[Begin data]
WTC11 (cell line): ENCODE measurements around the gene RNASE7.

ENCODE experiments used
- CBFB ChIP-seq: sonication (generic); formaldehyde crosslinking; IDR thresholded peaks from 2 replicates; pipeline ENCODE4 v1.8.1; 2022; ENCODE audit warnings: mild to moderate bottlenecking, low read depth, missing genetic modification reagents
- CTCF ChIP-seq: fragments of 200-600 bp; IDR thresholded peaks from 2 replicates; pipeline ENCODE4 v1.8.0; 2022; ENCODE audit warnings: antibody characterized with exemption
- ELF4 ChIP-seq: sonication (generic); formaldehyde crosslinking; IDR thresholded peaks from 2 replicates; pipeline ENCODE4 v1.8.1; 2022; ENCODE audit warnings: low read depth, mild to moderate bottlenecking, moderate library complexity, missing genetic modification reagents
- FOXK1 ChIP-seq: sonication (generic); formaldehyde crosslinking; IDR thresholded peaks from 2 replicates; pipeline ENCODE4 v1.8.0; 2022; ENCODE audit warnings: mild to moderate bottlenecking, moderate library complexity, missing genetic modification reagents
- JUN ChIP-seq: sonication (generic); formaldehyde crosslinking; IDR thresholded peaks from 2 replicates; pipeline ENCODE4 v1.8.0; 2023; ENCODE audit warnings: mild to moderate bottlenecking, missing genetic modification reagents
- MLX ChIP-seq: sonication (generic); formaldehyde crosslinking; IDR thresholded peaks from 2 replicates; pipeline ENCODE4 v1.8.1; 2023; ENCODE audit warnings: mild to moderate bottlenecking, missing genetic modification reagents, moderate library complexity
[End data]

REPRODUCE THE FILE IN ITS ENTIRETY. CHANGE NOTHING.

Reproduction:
WTC11 (cell line): ENCODE measurements around the gene RNASE7.

ENCODE experiments used
- CBFB ChIP-seq: sonication (generic); formaldehyde crosslinking; IDR thresholded peaks from 2 replicates; pipeline ENCODE4 v1.8.1; 2022; ENCODE audit warnings: mild to moderate bottlenecking, low read depth, missing genetic modification reagents
- CTCF ChIP-seq: fragments of 200-600 bp; IDR thresholded peaks from 2 replicates; pipeline ENCODE4 v1.8.0; 2022; ENCODE audit warnings: antibody characterized with exemption
- ELF4 ChIP-seq: sonication (generic); formaldehyde crosslinking; IDR thresholded peaks from 2 replicates; pipeline ENCODE4 v1.8.1; 2022; ENCODE audit warnings: low read depth, mild to moderate bottlenecking, moderate library complexity, missing genetic modification reagents
- FOXK1 ChIP-seq: sonication (generic); formaldehyde crosslinking; IDR thresholded peaks from 2 replicates; pipeline ENCODE4 v1.8.0; 2022; ENCODE audit warnings: mild to moderate bottlenecking, moderate library complexity, missing genetic modification reagents
- JUN ChIP-seq: sonication (generic); formaldehyde crosslinking; IDR thresholded peaks from 2 replicates; pipeline ENCODE4 v1.8.0; 2023; ENCODE audit warnings: mild to moderate bottlenecking, missing genetic modification reagents
- MLX ChIP-seq: sonication (generic); formaldehyde crosslinking; IDR thresholded peaks from 2 replicates; pipeline ENCODE4 v1.8.1; 2023; ENCODE audit warnings: mild to moderate bottlenecking, missing genetic modification reagents, moderate library complexity